Divine Inspiration of the Bible

What does the Bible mean by “breathed out” or “inspiration?” The Greek word for “breathed out by God” (that is, inspiration) is “theopneustos” (θεόπνευστος). This word is used only one time in the entire New Testament. Some scholars believe the apostle Paul invented this word. Many translations render that word as “inspired by God.” In other words, God wrote the Bible. And because these words come from God, they have divine authority over our lives.

In addition, verse 17 states the purpose of Scripture. Scripture (the Bible) provides everything we need to make a Christian complete and equipped for the Christian life.

The Battle for the Bible

But many people choose not to believe that the Bible exists as God’s uniquely inspired Word. These people often rebel against the teachings of the Bible. They do not like the Bible. They feel the Bible intrudes on their free will. Therefore, they oppose the Bible. Their opposition includes inventing arguments designed to destroy the credibility of the Bible.

Is the Bible the word of God? Of course, we answer this question only by faith. We can neither prove nor disprove that the Bible is the divinely inspired Word of God. However, we can provide evidence to support our claim that the Bible is of divine origin.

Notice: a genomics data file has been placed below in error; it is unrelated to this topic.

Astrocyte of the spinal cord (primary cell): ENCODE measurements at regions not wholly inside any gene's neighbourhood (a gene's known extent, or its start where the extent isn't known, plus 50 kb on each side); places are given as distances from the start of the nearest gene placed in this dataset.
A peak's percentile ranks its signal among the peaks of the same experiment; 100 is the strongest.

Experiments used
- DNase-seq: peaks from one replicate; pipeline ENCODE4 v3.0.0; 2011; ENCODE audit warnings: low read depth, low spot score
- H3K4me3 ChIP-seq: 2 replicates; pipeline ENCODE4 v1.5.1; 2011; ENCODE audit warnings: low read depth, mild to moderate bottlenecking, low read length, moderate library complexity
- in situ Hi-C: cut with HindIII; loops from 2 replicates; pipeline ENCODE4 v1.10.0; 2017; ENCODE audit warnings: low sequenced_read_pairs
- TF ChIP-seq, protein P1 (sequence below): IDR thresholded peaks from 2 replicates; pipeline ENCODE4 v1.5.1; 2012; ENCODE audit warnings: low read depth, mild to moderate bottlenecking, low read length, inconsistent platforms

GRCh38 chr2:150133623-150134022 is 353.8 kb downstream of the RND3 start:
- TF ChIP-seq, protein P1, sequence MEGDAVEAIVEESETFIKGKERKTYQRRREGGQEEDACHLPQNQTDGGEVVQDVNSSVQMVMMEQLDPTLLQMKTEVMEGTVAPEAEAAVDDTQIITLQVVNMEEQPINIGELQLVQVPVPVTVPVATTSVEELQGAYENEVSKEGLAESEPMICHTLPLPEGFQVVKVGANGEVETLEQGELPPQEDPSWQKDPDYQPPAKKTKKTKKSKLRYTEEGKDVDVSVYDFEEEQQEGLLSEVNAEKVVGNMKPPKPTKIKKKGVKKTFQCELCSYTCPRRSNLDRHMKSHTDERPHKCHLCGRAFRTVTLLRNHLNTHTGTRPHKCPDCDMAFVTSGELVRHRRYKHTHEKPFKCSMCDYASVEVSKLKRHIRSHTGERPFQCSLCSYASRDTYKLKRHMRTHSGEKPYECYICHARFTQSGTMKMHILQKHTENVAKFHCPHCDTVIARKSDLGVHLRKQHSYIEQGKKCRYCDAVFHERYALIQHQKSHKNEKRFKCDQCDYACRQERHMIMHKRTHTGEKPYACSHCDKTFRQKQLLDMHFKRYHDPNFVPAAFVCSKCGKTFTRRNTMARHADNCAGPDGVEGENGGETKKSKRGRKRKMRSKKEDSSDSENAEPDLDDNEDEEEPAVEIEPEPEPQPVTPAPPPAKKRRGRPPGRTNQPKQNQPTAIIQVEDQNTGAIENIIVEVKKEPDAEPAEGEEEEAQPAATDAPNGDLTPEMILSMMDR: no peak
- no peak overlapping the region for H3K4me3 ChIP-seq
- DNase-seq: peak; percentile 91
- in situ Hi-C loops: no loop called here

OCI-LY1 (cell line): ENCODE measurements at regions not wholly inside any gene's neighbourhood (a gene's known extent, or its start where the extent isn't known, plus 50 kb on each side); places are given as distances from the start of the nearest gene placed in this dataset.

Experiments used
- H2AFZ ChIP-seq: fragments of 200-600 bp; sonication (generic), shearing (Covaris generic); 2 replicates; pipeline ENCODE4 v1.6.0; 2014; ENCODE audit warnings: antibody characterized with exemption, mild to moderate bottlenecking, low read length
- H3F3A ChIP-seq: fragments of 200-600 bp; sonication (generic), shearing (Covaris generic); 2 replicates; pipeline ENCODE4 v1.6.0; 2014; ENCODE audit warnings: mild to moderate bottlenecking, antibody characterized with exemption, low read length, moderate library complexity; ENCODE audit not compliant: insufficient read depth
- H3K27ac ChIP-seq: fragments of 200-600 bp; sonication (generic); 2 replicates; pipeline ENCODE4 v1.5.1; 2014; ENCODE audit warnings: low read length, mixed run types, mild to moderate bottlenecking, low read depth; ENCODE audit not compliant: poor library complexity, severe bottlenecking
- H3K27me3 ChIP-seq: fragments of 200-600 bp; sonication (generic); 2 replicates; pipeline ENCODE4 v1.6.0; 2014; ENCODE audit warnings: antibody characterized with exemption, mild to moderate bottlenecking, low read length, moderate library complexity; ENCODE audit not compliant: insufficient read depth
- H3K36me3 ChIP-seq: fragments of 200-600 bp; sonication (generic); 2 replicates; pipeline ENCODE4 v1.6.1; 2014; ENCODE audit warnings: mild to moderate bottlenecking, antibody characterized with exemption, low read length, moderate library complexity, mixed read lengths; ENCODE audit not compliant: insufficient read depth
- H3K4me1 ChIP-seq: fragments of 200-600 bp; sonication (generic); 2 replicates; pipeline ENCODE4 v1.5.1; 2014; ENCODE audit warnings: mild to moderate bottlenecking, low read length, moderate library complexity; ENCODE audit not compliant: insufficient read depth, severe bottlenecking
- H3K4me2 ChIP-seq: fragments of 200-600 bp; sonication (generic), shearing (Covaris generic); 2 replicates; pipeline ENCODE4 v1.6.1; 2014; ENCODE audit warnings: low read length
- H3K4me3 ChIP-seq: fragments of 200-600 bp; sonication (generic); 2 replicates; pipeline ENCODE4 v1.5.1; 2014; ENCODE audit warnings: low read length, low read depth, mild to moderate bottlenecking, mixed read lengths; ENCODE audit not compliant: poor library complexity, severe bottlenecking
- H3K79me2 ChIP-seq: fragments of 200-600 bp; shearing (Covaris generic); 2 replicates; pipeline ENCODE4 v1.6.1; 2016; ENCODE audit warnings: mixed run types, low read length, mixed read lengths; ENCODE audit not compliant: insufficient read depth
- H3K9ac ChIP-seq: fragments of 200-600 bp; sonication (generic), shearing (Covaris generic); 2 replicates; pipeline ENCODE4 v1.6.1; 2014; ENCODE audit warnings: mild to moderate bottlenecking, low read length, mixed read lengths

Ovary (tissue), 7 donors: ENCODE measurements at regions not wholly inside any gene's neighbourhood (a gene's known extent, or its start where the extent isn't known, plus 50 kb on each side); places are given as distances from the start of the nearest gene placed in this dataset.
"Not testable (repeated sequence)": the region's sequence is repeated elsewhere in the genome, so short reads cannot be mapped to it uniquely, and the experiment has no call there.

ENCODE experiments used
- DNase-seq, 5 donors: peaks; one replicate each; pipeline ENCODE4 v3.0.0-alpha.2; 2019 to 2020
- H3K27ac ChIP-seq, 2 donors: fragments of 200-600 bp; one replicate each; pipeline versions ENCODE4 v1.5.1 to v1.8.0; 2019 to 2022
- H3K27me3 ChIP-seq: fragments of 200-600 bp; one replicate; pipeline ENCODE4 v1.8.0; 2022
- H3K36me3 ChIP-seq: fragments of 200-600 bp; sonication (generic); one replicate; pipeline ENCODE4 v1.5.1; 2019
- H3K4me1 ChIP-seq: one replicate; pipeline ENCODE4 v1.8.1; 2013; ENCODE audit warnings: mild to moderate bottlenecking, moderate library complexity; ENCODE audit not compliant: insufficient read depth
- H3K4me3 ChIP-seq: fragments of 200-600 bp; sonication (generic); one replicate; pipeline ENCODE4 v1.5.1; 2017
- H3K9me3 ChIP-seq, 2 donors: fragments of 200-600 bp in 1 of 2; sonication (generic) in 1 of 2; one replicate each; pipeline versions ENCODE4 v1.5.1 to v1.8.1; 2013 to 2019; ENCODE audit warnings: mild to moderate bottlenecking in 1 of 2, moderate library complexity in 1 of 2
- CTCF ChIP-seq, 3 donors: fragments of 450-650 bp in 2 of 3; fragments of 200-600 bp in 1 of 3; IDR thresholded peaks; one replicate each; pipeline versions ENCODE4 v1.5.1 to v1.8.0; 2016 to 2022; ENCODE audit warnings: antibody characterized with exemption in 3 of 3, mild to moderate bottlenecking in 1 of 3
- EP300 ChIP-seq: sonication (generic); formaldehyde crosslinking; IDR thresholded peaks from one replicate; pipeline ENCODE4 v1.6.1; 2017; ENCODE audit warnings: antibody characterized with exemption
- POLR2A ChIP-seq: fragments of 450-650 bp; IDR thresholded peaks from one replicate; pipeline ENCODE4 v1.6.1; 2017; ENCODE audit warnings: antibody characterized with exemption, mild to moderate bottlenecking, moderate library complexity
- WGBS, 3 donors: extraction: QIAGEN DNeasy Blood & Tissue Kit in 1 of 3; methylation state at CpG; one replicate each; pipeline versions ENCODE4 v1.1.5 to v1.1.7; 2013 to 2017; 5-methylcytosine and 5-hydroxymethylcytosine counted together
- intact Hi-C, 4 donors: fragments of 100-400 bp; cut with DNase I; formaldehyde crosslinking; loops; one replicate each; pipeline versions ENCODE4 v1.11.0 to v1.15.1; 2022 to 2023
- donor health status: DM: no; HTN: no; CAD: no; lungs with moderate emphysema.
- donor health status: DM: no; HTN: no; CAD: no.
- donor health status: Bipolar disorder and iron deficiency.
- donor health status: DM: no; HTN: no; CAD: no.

What sorts of evidence can we provide? The answer to that question fills dozens of books on Christian apologetics. But for this blog we will briefly examine evidence in three areas.

  • Authority — What gives the Bible authority? If the Bible contained examples of events in history and these events were verified again and again by the latest archeological evidence, would truth like this provide the Bible with some authority? And if the Bible contained prophecies that came true centuries after the prophecy was made, would true prophecies demonstrate biblical authority?
  • Power — If the Bible really exists as God’s special book, should it not have some kind of special effect over the people who read it? But the Bible, in fact, does change people who read it and believe its teachings. The Bible also has a positive effect on societies that follow it.
  • Transmission — Can we trust the words of today’s Bibles? How can we know the text of the Bible matches the text of the original manuscripts? Skeptics claim the original texts were changed by scribes either by accident or on purpose. Is this true? In addition, how do we know if the words and deeds of Jesus really took place. Let’s look at some of the evidence.

Providing evidence cannot prove the Bible is inspired by God. However, if a divine book from God does exist, we would expect the history contained in its pages to match the facts discovered by archaeologists. Right? And if the book contained prophecy of future events, would we not expect some of those prophecies to be fulfilled?

In addition, shouldn’t we expect the ethics in God’s book to have power to change our society? God’s book also should have the power to transform lives and bring people back to God. And if this Book had such power, wouldn’t we want the accurate transmission of this book across the centuries?